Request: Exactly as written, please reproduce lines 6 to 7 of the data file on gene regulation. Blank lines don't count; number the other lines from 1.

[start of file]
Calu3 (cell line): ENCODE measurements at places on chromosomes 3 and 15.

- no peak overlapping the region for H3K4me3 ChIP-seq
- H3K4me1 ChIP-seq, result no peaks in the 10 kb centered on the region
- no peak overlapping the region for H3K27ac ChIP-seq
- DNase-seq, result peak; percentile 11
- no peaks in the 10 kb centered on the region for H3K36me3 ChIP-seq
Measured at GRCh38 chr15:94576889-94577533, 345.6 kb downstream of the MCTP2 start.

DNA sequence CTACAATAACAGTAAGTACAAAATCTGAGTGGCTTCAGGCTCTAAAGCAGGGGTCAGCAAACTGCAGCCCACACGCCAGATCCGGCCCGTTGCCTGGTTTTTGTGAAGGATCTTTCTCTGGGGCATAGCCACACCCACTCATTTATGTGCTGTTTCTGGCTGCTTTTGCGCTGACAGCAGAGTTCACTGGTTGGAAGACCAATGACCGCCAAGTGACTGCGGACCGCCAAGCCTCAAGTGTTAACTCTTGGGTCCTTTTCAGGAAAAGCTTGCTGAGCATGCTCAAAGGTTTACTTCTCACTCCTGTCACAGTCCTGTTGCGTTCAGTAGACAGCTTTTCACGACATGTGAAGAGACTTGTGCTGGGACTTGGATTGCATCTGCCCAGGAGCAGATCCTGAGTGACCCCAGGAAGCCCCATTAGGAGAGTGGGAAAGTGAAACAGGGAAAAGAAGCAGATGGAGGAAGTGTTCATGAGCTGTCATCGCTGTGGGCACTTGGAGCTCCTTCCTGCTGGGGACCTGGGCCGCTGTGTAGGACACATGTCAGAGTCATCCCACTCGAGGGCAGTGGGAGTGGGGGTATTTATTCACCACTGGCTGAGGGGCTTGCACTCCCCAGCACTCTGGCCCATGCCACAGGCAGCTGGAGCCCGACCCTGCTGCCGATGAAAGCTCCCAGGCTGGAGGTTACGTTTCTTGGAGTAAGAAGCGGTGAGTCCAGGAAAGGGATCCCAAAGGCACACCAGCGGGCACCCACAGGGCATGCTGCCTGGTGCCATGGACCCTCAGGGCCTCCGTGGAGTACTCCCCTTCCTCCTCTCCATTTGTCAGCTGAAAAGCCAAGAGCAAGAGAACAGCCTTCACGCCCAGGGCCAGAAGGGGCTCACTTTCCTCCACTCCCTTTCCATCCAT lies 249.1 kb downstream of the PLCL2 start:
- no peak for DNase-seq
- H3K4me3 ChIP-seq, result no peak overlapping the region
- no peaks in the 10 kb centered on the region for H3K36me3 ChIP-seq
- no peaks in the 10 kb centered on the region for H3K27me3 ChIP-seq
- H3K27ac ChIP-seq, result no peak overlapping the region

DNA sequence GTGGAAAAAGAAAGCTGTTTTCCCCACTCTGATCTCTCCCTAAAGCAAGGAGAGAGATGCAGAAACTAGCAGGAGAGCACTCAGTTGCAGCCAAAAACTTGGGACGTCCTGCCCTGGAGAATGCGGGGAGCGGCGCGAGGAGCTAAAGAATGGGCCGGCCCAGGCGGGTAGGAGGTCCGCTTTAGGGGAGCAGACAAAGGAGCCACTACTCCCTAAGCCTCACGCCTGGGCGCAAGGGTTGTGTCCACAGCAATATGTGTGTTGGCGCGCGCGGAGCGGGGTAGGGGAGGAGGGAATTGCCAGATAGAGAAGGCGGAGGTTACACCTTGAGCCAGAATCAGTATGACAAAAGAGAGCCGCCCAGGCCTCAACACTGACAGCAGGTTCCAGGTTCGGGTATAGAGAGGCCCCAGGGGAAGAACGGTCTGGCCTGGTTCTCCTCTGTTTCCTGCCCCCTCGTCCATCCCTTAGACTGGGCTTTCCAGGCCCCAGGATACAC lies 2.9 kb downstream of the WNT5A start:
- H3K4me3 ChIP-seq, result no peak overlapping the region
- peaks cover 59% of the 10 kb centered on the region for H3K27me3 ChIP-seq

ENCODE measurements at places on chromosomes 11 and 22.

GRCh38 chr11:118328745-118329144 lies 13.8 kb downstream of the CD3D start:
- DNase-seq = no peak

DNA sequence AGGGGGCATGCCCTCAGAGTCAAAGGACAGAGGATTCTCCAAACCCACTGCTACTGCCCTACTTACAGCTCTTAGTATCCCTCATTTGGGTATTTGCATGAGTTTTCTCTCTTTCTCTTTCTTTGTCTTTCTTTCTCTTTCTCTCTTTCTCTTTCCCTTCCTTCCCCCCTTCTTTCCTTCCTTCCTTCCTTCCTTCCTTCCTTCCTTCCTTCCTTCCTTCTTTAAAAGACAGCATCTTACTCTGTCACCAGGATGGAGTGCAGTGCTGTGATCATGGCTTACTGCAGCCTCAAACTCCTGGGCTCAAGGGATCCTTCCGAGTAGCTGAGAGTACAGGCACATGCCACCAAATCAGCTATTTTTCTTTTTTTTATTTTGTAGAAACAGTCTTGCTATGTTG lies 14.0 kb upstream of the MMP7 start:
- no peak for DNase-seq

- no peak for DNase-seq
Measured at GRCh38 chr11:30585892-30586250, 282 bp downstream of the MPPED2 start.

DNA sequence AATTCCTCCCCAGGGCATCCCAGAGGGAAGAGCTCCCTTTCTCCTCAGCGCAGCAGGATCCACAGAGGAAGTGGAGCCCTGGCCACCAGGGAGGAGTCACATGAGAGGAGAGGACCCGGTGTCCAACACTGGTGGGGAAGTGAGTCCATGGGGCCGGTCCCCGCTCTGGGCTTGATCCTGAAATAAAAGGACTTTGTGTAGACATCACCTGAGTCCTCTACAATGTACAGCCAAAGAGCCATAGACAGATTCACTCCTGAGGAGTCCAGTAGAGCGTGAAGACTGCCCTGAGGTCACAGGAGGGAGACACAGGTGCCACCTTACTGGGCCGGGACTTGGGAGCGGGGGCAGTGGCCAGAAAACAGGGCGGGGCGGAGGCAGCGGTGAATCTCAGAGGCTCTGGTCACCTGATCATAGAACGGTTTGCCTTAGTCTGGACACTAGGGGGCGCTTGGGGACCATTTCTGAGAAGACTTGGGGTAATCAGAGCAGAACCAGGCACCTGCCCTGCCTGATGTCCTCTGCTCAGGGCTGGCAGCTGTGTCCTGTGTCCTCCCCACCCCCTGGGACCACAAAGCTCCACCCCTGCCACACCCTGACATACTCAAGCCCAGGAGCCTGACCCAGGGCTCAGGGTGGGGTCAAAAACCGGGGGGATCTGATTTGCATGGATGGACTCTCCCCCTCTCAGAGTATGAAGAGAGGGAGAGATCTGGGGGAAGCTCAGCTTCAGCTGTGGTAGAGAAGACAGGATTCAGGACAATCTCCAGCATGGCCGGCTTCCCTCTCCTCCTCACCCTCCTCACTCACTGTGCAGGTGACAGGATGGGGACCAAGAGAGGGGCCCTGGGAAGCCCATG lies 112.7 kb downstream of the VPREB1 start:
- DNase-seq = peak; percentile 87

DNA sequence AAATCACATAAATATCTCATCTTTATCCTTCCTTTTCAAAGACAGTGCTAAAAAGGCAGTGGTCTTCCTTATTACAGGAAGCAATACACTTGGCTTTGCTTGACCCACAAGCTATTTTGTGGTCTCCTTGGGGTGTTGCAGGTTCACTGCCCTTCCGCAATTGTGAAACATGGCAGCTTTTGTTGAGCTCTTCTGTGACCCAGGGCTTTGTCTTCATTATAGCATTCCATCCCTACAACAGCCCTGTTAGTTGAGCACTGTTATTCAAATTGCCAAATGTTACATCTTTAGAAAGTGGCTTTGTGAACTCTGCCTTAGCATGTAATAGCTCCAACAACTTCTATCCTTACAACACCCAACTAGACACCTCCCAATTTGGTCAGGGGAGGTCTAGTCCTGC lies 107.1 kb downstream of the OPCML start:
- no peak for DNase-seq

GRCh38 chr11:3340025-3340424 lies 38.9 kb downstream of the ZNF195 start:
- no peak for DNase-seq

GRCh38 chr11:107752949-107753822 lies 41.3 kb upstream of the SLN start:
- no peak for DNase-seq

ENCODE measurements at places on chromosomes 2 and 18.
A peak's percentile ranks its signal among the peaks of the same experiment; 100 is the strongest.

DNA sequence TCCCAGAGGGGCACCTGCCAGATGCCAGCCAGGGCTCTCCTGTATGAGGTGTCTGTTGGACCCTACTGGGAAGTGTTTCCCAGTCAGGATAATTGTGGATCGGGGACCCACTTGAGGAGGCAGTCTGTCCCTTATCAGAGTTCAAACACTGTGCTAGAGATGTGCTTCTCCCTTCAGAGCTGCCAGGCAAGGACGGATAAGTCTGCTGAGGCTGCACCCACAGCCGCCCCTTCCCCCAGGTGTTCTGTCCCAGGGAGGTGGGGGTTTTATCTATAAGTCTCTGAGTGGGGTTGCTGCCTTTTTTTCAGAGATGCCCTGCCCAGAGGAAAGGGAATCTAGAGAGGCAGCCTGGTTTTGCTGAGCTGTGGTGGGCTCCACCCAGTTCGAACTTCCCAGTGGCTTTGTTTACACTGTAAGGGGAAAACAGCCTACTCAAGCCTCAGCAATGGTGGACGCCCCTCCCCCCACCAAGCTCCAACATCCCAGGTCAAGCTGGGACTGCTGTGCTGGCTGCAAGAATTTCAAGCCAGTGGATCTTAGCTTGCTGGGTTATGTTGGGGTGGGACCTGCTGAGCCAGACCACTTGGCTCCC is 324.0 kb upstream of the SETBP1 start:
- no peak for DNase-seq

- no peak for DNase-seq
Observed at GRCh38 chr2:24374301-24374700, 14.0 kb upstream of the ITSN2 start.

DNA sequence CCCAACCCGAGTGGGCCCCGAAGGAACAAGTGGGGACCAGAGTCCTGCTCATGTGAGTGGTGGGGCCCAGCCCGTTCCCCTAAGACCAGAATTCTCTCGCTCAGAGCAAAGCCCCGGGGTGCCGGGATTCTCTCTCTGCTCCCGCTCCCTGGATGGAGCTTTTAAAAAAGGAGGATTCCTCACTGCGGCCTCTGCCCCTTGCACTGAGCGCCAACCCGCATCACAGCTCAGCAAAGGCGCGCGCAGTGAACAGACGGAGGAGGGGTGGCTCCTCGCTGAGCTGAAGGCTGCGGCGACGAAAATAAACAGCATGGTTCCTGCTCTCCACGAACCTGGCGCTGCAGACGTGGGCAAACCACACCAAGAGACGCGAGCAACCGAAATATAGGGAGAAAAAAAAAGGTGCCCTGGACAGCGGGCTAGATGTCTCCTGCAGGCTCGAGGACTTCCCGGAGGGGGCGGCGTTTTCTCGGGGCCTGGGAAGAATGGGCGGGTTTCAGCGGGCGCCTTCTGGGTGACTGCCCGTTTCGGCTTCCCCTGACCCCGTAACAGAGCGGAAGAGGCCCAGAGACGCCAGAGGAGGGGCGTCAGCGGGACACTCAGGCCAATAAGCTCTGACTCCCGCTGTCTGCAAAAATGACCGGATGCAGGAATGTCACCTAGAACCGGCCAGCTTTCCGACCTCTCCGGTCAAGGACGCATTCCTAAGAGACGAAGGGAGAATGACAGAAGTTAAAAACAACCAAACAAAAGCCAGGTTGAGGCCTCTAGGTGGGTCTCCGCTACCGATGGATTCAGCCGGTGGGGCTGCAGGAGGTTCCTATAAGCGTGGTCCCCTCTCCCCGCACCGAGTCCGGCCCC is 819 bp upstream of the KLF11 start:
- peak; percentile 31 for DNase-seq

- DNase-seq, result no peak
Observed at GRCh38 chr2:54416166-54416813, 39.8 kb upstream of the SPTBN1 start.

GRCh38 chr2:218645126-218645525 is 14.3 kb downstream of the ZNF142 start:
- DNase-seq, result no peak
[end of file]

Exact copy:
- no peaks in the 10 kb centered on the region for H3K36me3 ChIP-seq
Measured at GRCh38 chr15:94576889-94577533, 345.6 kb downstream of the MCTP2 start.